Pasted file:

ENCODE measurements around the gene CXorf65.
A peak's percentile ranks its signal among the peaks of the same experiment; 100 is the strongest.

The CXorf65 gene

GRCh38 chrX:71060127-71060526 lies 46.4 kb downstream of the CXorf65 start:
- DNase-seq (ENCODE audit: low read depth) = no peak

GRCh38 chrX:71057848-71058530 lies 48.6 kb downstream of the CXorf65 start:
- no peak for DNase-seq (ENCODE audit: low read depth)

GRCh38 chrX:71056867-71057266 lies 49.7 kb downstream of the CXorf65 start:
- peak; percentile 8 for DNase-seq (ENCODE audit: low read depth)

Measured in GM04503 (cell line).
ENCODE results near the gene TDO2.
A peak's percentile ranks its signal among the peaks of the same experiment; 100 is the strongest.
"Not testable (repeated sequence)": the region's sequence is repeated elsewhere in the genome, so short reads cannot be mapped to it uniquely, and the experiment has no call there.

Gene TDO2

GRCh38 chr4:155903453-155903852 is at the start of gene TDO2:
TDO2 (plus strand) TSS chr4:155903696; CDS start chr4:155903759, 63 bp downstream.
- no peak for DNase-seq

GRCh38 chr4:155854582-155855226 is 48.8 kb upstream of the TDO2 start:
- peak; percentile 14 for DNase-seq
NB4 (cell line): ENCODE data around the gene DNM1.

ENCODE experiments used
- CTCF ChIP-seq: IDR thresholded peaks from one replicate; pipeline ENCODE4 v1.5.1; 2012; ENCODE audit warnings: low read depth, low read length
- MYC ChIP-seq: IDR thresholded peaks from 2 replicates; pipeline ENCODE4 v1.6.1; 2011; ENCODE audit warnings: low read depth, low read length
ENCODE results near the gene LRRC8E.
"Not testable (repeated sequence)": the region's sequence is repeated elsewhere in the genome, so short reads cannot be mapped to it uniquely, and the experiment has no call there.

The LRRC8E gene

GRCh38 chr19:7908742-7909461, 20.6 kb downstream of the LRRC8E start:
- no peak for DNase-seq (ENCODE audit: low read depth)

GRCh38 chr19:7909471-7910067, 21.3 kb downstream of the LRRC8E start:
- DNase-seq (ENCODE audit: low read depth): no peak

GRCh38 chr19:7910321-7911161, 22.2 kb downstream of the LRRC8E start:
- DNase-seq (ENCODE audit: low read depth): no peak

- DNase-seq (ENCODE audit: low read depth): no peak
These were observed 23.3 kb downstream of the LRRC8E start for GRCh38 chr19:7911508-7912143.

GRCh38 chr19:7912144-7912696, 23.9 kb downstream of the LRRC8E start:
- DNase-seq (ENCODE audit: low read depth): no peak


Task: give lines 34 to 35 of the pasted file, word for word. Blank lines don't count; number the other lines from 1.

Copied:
These were observed 23.3 kb downstream of the LRRC8E start for GRCh38 chr19:7911508-7912143.

GRCh38 chr19:7912144-7912696, 23.9 kb downstream of the LRRC8E start: